Since we launched the first messaging platform for customer care at scale at a large US telco in mid-2016, we’ve deployed more than 100 large brands on messaging. They started gingerly but are now more aggressive as the early adopter phase finished in 2017. This year, we’ve seen Apple go live with Business Chat in the last iOS release, the first time brands have been allowed into the Messages app, which is the most used in all of iOS and had previously been reserved only for friends, family, and colleagues, plus anonymous green-bubble SMS messages.

Google is promoting RCS (Rich Communication Services) — think of it as “SMS 2.0” — which brings the security and rich functionality like graphics, payments, and so on that was missing from the now-ancient text message standard. It’s looking to get RCS live on billions of devices. Facebook is pushing hard as well, opening up Messenger and WhatsApp for brands.

It’s now easy to see a path to killing off the website. Costing less than 50% of voice calls for customer care, messaging can slash the $1 billion brands spend on contact centres. With bots and automation, it’s 75% less, and this is just an early stage: software always gets better over time, and bots will take increasing chunks of this conversational traffic.

Because consumers expect messaging and like it so much more than 0800 numbers (“Your call is important to us…”), it is a win for executives across other functions in a company as well as care: sales, marketing, operations. With most marketing channels saturated — obnoxious ads on the web, spam in email — it yields (for now) much higher conversion rates than today’s main channels.

The path of least resistance

Once conversational options are up and running and consumers aware of them, the law of the “path of least resistance” kicks in. We have now seen it many times: If a consumer can simply text what they want, instead of sifting through a website or app, and get a good result, they’ll do it instead. They don’t care that the option is on your site or that it costs the brand more to have a contact centre agent take care of it than if the consumer did “self-serve”, because that’s the brand’s problem, not theirs.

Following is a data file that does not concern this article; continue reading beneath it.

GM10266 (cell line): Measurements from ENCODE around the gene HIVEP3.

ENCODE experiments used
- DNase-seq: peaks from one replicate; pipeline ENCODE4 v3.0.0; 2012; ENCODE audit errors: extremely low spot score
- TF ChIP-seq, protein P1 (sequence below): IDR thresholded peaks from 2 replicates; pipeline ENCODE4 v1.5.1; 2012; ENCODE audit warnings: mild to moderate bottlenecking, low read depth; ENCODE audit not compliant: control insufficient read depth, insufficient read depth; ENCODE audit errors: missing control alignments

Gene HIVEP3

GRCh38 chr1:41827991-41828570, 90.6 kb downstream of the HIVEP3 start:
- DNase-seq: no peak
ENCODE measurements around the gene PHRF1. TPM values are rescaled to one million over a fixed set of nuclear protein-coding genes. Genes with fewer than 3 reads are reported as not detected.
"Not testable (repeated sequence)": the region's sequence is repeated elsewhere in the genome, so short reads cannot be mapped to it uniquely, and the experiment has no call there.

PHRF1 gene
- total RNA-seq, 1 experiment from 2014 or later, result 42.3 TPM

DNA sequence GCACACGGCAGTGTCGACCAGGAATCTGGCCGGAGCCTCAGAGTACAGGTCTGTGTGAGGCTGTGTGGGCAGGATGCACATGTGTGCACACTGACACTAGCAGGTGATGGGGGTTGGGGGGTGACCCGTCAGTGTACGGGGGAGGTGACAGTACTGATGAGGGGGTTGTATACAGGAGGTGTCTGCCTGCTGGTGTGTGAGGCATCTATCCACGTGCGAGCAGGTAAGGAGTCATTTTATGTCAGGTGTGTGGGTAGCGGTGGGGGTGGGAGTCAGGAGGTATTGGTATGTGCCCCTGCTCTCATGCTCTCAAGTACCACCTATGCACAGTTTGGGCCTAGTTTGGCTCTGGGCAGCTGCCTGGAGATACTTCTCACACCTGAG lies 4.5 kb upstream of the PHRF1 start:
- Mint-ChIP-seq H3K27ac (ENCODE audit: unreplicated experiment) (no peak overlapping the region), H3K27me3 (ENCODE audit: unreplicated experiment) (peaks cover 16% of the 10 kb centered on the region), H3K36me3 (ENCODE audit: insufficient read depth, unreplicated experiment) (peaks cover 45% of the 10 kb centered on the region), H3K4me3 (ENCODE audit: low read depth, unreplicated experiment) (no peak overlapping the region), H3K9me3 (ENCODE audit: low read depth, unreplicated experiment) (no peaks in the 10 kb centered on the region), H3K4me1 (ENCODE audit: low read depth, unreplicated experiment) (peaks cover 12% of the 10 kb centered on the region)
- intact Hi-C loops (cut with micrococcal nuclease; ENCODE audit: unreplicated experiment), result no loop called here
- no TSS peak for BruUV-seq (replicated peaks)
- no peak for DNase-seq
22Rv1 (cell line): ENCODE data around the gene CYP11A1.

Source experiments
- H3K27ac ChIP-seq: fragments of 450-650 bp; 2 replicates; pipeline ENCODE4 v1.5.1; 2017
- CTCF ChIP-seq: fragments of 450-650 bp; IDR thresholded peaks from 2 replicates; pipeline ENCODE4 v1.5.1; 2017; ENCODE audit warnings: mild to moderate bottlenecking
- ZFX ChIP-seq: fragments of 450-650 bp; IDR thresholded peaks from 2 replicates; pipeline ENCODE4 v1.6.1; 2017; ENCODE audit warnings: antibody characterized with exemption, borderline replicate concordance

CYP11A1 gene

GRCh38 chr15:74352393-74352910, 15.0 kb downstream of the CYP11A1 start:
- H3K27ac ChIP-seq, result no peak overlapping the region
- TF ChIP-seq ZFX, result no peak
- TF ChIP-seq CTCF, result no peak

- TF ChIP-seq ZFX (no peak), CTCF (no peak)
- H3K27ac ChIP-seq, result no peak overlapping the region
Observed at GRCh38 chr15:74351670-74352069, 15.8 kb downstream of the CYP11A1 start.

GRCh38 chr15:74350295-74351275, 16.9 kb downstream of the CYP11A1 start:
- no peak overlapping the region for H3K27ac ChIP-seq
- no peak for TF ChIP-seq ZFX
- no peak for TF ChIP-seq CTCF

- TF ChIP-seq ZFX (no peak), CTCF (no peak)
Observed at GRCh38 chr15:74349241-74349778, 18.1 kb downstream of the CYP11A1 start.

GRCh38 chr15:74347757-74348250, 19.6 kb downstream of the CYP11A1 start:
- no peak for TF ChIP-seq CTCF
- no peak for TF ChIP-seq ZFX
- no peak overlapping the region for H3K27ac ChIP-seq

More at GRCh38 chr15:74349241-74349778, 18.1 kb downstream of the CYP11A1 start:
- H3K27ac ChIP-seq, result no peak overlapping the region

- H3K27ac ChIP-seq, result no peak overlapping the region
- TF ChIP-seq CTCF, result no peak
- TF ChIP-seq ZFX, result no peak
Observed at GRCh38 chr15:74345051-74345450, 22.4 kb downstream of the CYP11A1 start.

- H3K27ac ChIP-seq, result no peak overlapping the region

Consumers want a better experience. All the tech giants — Amazon, Apple, Facebook, Google — are behind it. And the cost and revenue benefits for brands, plus the consumer and platform pressures, mean that conservative call centres have flipped into action mode, a race to do conversational commerce well and ahead of their competition.

As conversational commerce becomes ubiquitous in 2018, we’re about to witness an explosion of creativity — like the early days of TV, or the early years of iPhone and Android, as brands raced to launch the coolest apps. And once conversational interfaces become available everywhere, handling any question a consumer cares to ask, it’s hard to see why a website would still exist.

They had a good run (almost 25 years), but the twilight of the web is here — at least for business uses. For content, the original idea of the web, there may be a longer lifespan, though the publishing industry is not in the best financial state. In e-commerce, however, the 2018 mass migration to conversational commerce is also the beginning of the end for the website as we know it.